Text her everyday while dating
It’s a huge strain on our marriage, but he never stopped supporting me.There are times he loses his patience with me and says: ‘For God’s sake Sarah! Sometimes it snaps me out of it, but other times it upsets me even more. As for my sons, I have tried to spare them, but they have been affected by my OCD.Since going back on my medication, I am better now than I have been for years.I still have little rituals, like putting my pillow slips with the flaps facing inwards, and checking the door, but I fight the condition every day. So when I hear people say they have OCD just because they like to fold their jumpers in a certain way or they vacuum a lot, I get really angry.I made poor Martin go through the entire house throwing out all the batteries.E ven when he did that, I didn’t believe he had got them all, so I would wake in the middle of the night checking drawers and even inside duvet covers for batteries. He has always been so strong and patient, but I remember he just sat in the chair one day and said: ‘I can’t cope any more.’ I felt so sorry for him — he looked like a crushed man. ‘But I can’t help it.’ He replied: ‘I know.’ It was pitiful.I love Martin to bits and would never do anything to hurt him, but looking back I can see I put him through hell.It’s not just the person who has OCD who is affected — it’s everyone around them and I feel very guilty about that.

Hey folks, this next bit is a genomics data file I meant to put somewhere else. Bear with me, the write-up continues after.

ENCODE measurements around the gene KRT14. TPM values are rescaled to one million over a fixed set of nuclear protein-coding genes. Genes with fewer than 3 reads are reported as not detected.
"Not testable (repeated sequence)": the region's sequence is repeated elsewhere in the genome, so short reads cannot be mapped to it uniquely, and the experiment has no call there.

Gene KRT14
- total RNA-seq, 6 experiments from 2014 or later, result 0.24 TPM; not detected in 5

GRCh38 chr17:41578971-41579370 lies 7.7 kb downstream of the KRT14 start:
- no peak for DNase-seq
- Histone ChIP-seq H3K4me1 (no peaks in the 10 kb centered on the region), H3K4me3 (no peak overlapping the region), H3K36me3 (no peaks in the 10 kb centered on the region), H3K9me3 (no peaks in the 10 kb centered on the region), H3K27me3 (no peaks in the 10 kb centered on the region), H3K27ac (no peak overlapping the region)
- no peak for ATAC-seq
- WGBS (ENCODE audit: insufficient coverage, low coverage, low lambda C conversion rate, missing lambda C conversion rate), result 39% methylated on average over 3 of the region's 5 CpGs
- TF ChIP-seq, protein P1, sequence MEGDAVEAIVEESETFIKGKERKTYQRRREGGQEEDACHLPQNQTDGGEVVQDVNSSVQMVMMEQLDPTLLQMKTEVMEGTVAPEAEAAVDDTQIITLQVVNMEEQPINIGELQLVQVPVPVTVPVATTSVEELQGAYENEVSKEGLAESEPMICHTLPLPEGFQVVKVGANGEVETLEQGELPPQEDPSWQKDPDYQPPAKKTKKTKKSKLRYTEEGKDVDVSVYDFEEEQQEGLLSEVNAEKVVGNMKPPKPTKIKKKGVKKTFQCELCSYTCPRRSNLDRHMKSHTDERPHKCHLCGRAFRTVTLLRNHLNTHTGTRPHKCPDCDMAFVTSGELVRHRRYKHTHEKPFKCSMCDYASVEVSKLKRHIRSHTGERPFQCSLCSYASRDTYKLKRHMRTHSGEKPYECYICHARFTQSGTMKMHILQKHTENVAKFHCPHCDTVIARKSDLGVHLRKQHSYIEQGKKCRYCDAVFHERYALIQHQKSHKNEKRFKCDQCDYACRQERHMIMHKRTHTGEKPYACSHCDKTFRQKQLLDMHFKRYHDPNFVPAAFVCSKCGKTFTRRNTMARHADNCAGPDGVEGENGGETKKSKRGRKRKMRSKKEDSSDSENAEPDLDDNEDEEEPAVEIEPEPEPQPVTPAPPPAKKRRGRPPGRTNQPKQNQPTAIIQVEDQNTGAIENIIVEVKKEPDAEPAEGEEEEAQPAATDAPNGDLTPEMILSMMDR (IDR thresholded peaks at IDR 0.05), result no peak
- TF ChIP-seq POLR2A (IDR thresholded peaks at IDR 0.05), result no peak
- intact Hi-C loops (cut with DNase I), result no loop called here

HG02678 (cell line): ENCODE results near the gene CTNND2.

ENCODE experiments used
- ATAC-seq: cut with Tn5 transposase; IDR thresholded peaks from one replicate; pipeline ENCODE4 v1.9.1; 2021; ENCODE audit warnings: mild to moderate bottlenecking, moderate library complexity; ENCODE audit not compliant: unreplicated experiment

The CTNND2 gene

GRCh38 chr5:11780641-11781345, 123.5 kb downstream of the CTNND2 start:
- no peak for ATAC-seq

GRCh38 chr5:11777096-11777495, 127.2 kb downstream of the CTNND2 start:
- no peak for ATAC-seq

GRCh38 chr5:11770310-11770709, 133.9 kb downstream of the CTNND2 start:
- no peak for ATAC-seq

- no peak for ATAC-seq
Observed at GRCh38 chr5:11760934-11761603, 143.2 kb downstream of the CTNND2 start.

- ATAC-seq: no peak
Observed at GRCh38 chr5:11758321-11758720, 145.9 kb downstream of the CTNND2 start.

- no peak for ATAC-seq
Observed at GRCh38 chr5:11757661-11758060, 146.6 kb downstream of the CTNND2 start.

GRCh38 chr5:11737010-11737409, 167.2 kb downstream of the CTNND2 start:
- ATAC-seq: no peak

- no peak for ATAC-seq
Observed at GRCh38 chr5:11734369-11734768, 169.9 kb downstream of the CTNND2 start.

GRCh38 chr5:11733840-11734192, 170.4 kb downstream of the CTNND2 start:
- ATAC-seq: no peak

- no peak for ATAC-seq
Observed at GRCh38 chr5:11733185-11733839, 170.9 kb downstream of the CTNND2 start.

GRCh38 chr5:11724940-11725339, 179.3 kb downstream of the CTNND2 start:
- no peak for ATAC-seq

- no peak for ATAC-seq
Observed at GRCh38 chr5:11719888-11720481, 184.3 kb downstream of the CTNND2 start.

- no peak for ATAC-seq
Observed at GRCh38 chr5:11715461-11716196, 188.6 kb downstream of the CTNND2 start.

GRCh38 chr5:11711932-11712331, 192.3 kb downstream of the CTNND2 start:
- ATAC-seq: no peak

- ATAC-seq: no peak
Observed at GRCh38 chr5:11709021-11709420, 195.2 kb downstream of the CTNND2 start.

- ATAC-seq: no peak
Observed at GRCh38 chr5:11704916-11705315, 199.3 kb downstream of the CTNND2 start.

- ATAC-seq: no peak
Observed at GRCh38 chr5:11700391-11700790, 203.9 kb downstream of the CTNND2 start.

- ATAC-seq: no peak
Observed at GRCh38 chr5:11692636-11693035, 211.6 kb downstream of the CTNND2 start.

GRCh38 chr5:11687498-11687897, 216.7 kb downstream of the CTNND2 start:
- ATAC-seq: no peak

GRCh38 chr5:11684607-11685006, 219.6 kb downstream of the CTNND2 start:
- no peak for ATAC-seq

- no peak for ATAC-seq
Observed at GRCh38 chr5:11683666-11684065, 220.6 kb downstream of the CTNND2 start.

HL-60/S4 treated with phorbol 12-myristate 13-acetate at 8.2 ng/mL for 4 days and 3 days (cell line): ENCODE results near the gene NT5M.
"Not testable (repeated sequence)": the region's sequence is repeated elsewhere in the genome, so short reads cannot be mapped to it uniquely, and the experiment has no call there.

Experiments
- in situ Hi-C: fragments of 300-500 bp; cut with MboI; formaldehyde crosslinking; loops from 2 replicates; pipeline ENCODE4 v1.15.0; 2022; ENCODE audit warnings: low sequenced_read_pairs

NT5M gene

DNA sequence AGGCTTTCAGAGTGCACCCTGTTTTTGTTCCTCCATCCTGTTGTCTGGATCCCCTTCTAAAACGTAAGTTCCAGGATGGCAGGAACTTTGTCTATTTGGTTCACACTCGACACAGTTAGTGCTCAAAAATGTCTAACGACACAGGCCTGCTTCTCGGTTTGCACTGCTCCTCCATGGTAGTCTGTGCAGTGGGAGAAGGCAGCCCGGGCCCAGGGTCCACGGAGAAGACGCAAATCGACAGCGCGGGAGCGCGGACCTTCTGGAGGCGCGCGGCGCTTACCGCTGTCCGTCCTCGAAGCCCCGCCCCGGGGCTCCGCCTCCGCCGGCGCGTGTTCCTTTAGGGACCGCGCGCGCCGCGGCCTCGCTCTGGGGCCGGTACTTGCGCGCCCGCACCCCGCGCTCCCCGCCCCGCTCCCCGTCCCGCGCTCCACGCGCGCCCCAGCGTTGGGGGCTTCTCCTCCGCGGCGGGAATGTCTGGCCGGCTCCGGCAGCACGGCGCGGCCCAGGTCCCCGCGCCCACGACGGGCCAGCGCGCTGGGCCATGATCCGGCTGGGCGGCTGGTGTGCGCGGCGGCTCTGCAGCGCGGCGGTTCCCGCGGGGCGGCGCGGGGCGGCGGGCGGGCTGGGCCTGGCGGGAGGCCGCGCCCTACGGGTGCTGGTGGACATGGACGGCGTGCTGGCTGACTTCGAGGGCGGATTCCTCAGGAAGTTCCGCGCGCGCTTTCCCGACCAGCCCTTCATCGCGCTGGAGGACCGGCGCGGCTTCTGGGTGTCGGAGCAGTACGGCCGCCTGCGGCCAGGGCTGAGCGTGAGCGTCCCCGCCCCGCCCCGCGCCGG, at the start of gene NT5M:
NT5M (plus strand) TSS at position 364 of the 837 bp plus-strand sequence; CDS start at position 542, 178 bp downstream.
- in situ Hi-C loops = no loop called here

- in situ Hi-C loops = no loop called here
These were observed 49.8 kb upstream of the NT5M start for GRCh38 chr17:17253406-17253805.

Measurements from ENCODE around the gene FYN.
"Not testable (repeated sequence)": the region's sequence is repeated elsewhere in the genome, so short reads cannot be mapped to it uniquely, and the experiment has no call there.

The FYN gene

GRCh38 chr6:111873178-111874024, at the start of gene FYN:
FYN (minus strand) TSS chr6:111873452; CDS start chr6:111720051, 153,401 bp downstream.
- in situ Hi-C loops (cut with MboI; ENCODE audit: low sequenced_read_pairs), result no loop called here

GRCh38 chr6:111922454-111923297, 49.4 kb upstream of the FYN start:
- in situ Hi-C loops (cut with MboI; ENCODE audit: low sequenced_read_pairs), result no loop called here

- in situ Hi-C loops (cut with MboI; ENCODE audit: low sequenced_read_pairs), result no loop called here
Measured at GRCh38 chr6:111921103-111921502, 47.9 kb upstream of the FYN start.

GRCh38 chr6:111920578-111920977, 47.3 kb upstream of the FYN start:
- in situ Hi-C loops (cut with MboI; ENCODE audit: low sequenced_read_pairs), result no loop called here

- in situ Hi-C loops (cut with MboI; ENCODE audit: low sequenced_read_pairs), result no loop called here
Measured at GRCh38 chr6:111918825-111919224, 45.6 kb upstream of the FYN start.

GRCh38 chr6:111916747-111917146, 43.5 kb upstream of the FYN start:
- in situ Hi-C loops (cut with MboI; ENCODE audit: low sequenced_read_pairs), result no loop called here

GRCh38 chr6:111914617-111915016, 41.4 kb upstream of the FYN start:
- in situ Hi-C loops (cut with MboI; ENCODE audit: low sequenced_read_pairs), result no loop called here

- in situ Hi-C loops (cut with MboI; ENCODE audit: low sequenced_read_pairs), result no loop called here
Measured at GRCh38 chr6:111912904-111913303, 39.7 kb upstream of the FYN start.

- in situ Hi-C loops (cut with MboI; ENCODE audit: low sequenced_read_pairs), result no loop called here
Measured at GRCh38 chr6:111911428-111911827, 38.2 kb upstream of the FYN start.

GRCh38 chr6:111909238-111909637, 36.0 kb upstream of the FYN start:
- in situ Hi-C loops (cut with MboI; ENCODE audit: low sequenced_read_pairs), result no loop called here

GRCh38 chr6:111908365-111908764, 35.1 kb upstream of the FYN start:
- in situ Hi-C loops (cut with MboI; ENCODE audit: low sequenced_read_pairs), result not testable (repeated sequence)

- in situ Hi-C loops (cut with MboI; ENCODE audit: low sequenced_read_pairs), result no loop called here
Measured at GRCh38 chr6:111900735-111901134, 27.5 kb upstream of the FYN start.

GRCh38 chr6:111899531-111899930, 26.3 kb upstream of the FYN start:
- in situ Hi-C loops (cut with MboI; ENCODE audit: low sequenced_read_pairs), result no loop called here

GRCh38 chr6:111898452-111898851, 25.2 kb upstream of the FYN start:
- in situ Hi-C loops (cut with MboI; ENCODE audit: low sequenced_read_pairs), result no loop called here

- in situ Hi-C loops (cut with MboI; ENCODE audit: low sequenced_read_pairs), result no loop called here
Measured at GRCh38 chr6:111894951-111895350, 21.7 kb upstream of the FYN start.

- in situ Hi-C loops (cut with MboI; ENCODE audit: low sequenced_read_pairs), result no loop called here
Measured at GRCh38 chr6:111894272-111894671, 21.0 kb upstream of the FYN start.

Over the years, I’ve had countless obsessions — all around disease and cleanliness.
From endless handwashing to checking the front door hundreds of times a day, obsessive-compulsive disorder (OCD) makes sufferers’ lives a living hell. Here, Sarah and Martin Keywood, a sales manager, who have been married for 30 years and live in Hampshire with sons James, 22, and Adam, 15, talk to Marianne Power about the toll Sarah’s OCD has taken on their family life and relationship.
The hurt look on my son’s face the day I refused to hug him is one I’ll never forget. I love my children more than anything on earth — but at that moment, the OCD was stronger. I’ve developed obsessive fears of everything from bleach and batteries to breast cancer.
It was three years ago and he had just come back from a day shopping with his dad. I didn’t know what he might have come in contact with while he was out and I knew that if he touched me, I’d have had to get into the shower, scrub myself from top to bottom and wash all my clothes. The condition has seen me scrub my hands up to 50 times a day, get up at 4am to clean the house and throw out new clothes and a tumble dryer for fear they are contaminated.
Bouncing through the door, he moved towards me with a big smile and open arms, ready to give his mum a hug. It’s an irrational but all-consuming condition that takes over your life.
I thought if I didn’t put my children’s socks together as a pair on the washing line someone would come and take the children from school. I became convinced someone would break in and steal the children, so I would check the front door 30 times, going through the bolt, the Yale lock and the chains again and again. I tried to keep my thoughts to myself, but it was getting harder as obsessions took over my life.